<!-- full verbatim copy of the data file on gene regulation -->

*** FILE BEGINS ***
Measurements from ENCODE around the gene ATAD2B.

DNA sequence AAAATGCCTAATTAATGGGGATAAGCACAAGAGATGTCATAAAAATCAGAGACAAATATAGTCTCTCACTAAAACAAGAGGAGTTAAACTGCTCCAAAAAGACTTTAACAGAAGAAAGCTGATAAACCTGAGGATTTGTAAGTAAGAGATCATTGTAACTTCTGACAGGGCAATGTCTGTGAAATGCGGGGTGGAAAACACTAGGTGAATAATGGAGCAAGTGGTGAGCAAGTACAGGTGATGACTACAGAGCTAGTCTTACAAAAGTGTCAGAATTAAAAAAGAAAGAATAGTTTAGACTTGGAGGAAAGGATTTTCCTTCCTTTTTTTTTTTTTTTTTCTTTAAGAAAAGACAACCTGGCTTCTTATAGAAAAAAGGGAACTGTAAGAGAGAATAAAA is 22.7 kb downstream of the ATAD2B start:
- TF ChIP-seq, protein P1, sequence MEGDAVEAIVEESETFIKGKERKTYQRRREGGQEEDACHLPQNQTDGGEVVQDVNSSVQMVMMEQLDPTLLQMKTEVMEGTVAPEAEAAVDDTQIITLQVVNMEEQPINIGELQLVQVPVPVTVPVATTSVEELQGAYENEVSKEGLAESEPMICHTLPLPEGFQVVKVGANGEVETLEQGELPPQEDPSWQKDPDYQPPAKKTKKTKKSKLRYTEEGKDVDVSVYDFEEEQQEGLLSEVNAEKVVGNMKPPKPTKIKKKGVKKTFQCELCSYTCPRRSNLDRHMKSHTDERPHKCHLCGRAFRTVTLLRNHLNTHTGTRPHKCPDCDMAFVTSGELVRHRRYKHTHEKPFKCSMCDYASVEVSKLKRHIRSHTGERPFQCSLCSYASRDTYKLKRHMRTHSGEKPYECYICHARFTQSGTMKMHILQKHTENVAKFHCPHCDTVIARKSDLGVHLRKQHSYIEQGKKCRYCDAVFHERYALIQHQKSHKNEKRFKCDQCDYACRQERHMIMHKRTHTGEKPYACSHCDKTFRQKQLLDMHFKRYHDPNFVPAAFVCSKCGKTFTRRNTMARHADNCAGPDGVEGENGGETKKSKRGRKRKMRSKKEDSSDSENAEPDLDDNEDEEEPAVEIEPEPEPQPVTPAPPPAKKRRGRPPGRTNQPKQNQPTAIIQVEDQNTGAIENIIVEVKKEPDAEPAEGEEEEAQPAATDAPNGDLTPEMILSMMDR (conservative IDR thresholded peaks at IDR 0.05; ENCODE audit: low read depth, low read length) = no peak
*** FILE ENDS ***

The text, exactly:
Measurements from ENCODE around the gene ATAD2B.

DNA sequence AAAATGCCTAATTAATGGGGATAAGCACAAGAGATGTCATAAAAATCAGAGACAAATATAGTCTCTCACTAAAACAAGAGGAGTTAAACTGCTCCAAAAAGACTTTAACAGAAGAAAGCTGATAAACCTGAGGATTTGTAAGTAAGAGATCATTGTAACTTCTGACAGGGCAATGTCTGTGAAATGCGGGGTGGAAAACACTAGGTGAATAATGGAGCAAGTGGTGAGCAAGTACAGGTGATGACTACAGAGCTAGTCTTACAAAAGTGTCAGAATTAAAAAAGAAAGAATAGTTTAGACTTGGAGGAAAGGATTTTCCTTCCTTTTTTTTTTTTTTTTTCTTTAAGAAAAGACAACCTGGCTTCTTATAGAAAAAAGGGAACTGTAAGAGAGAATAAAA is 22.7 kb downstream of the ATAD2B start:
- TF ChIP-seq, protein P1, sequence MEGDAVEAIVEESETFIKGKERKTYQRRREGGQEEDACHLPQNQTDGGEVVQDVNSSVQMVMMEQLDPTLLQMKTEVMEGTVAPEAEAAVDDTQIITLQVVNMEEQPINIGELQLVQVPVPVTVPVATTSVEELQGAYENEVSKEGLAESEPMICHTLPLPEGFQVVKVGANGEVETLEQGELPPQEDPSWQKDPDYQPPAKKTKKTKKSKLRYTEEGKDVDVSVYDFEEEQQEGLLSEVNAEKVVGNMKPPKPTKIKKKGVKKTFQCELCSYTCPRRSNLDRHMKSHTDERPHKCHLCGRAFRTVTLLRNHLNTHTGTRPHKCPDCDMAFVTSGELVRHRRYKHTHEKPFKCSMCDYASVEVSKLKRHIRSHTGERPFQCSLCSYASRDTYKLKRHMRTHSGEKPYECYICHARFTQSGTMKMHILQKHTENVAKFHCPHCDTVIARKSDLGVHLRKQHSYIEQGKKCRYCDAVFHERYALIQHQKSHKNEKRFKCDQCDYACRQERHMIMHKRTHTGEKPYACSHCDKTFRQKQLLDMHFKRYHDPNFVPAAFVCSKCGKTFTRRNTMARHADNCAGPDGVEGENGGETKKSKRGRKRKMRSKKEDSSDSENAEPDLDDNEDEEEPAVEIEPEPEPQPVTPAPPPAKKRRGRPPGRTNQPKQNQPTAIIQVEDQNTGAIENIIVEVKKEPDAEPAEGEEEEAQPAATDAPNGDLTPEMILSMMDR (conservative IDR thresholded peaks at IDR 0.05; ENCODE audit: low read depth, low read length) = no peak